Royal Space Force: The Wings of Honneamise is often praised as one of the most compelling creations of Japan’s animation industry. In 1987, it stunned many with its gorgeous visions of another world’s first steps into outer space, and it's praised as a monument to the creative heights that animation can reach when freed from commercialism and pandering.
It’s also one of the biggest fuck-ups in the history of animated cinema. I’m not talking about the film’s finances; it did well enough at the box office and only failed to break even because it was so incredibly expensive in the first place. No, I’m talking about the film’s drastic, ill-advised, and misogynistic detour off a cliff.
Honneamise is an amazing film at first. Set in a world that’s Not Quite Our Own and looks it, the movie follows a would-be astronaut named Shirotsugh Lhadatt. Shiro’s introduced as a goofball slacker in his nation’s ineffectual Space Force, which hasn’t gone into space and, at best, only manages to get its test astronauts electrocuted by their own urine bags. One night, Shiro meets a religious young woman named Riquinni when she’s handing out alterna-world Chick tracts in the street. Her piously supportive attitude inspires Shiro to volunteer as the Space Force’s next astronaut.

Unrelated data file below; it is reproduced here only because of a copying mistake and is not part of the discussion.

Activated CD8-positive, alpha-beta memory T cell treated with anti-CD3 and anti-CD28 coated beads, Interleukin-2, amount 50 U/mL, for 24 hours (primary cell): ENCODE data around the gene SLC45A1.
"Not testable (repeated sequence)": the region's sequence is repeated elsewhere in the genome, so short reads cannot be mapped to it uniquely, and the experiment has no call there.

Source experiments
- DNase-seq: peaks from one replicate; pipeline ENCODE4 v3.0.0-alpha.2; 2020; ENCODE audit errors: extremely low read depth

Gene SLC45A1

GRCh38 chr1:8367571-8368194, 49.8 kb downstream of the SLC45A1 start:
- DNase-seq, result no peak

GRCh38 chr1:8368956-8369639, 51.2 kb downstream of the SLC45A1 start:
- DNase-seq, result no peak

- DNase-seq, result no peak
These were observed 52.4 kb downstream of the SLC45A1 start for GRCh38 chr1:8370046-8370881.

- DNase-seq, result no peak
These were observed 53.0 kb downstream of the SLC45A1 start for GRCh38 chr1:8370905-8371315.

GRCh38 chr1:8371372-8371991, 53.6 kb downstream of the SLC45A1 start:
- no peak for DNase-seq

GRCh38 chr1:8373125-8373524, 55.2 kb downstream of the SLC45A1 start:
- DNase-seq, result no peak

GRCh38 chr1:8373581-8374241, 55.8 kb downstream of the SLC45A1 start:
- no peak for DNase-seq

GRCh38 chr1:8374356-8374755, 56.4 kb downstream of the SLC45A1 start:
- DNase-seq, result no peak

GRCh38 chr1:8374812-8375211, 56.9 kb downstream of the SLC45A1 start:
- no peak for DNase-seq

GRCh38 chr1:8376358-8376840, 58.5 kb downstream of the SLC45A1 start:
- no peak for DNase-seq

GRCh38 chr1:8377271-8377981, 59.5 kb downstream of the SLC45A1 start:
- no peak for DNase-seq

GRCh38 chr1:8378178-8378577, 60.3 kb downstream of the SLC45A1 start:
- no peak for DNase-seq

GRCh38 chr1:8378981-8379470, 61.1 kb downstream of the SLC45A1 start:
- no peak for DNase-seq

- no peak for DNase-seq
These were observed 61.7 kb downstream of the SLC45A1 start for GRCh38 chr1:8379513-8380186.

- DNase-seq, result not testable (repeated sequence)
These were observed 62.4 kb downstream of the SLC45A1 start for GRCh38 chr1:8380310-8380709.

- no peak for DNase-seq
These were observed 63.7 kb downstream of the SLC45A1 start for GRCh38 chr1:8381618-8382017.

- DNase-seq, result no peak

What follows is a film that initially seems far from the usual anime nonsense or mainstream family-oriented schlock. For one thing, Honneamise has some of the most amazing visual world-building I’ve ever seen in a movie. The entire setting is comparable to Asian-American nations of the 1950s, but it’s re-imagined in stunning completion, from the cityscapes and vehicles down to the coins, the spoons, the clothing, the TV weather broadcasts, and the origin myths. It’s the sort of movie that reveals new things each time you watch, because there’s too much well-animated detail to take in at once.
Honneamise is also a refreshingly sedate story. Instead of pointless or gaudy imagery, it opens with Shiro reflecting on how he just drifted into the Space Force, and it follows with a fascinating montage of this alternate world’s journey toward powered flight, set to the staccato overtures of a Ryuichi Sakamoto soundtrack. From there, the movie roams through Shiro’s humdrum life. He’s no action-film centerpiece, and his days are spent clowning around with the other Space Force goons and trying to circumvent Riquinni’s strict views on romantic abstinence.
But a problem arises for our main character. In the midst of the Space Force’s efforts to put him up in orbit, Shiro loses his confidence in the program, realizing that it’ll do little to ultimately improve life in his country. He turns to Riquinni, whose house has been bulldozed by creditors, and her passive attitude frustrates him. Clearly, he is a troubled individual, carrying an inner conflict that represents the existential turmoil every member of this sad human race must confront in some way. And Riquinni, with her perpetually self-humbling views of the world, can’t really help him.
So how does Shiro deal with this? He tries to rape her.